We recently had the pleasure (probably not the right word) of experiencing one of the most notorious border crossings in Southeast Asia, the land crossing from the 4000 islands in southern Laos into Cambodia. Going from one corrupt country to another, more corrupt, country, via a lightly-used crossing point is a recipe for, I don’t know, hilarity/disaster/a good blog post, take your pick.
Up until three years ago, the only way to cross this way was by boat on the Mekong river, apparently run by one guy who didn’t pay his fair share of taxes (bribes) to someone. Now he’s out of business and the only way to cross the border is by land.
The first interesting bit happened when we were in the minivan bus on the way to the border and our driver told us that the Cambodian visa would cost $30 instead of the widely known actual cost of $20. The increase, he said, was because this was a “small border crossing.” In actuality, the extra $10 was to cover the bribes on both sides of the border and, presumably, his fee for paying the bribes. We had read about this little scheme and some of the horror stories from people who tried to make the crossing on their own while refusing to pay the bribes. So we handed over our passports and $30 each to our bus driver/ diplomat as we did not really have a choice.
So we get to the border, where the immigration office on the Laos side was a hut made of straw and bamboo. From here our diplomat bus driver points our group in the direction of another large bus just down the road, past two large gates a few hundred yards apart representing the border line, and says that we should get in the large bus and he’d bring us our passports after some paper handshakes.
Sounded simple enough. Alison and I take the lead as our group of 10 starts the 200 yard stroll into Cambodia. A few feet before going through the second gate we get flagged down on the side of the road by two women who are dressed like nurses:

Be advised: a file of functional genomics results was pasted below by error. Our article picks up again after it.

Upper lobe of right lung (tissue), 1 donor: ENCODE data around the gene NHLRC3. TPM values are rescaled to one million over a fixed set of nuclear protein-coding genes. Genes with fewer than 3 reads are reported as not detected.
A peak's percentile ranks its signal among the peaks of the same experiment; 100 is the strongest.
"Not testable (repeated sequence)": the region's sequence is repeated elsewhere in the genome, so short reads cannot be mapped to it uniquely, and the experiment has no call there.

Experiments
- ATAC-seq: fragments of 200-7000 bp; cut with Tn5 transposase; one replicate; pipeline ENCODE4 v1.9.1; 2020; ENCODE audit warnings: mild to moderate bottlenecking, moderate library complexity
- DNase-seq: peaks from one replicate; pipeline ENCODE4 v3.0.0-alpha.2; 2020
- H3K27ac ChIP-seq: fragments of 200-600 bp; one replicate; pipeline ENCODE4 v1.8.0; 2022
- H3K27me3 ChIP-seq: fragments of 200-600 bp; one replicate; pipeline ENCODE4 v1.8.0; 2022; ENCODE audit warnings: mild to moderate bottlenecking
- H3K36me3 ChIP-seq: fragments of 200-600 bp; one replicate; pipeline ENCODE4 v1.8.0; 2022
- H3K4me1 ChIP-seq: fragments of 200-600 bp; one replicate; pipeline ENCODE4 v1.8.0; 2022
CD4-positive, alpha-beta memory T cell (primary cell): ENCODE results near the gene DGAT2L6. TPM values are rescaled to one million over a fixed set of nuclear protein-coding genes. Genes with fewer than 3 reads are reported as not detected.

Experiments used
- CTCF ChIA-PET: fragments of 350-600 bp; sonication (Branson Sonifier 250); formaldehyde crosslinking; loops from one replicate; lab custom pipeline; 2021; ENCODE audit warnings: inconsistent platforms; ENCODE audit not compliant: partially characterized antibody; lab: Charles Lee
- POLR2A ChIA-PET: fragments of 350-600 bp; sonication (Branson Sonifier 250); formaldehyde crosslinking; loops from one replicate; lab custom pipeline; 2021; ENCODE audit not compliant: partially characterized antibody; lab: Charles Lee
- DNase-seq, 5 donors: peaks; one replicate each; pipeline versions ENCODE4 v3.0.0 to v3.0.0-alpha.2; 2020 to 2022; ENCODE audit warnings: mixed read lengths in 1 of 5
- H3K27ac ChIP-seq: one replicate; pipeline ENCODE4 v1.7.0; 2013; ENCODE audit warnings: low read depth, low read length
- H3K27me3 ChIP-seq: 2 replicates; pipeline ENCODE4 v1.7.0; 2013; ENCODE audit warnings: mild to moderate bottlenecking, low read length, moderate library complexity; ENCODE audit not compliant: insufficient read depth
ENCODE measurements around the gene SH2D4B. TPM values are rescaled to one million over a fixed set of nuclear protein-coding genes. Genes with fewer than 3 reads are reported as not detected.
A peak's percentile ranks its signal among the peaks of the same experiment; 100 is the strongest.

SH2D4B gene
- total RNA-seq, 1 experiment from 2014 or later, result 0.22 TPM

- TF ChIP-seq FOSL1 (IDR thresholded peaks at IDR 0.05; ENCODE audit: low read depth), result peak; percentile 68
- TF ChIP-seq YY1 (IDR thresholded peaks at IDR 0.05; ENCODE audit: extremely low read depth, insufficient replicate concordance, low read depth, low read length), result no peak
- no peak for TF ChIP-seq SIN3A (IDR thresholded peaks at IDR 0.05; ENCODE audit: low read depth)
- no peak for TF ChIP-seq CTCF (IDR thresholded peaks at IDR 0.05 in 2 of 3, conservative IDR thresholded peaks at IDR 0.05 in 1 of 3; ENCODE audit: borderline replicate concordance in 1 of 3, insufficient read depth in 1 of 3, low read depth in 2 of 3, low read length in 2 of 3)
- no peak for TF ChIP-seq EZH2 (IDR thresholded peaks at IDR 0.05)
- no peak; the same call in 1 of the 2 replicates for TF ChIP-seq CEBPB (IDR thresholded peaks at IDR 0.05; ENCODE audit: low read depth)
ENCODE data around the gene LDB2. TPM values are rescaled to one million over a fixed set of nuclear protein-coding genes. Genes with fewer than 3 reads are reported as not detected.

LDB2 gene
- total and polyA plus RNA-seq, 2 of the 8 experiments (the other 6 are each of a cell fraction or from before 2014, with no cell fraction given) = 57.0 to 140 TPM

Nurses: “Come here! You have to get medical check.”
“Medical check?” we thought, and just kept walking, assuming they were talking to someone else.
At this point, an armed guard steps in front of us and directs us to the nurses, who are yelling hysterically at this point:
“Why you no stop!?!? Is something wrong with your eyes??” referring to my sunglasses, which are apparently uncommon in the dry season around here since they get sunshine all day every day.
Me: “Umm, no. These are sunglasses” as I walk over to their makeshift tent.
One of the women points some kind of device at my neck, presumably to take my temperature or something, and the device beeps twice:
Nurse: “Something wrong with you. You can’t come in. You are sick” as she directs me to a small area with a “Quarantine” sign.
I then watched as Alison got one beep along with the rest of our group (which I guess meant they are healthy).
So now I’m stuck in no man’s land between Laos and Cambodia and the only people who can let me in to Cambodia are saying I have malaria and can’t enter their country and are supported by an armed guard. Fantastic.
While the head “nurse” had her head turned, I convinced the other “nurse” to try again with the neck temperature thingy. Thankfully, it only beeped once.
“See, no sick. One beep.” I said as I walked swiftly through the gate to hide on the bus where hopefully they wouldn’t come after me. As I was walking away, I heard the main nurse yell at the one who had given me a second go at it. We later came to find out that this was another scheme – I probably would have been held in the “quarantine” area until agreeing to pay a bribe for them to let me pass.
So there we were in Cambodia, having safely crossed the border. But we didn’t have our passports, which were still in Laos with our ambassador friend.
15 minutes passed…30 minutes (apparently a lot of paper handshakes)…almost an hour later the Laotian minivan driver hops on our bus and delivers our passports, visas attached.
We’re not in Kansas anymore.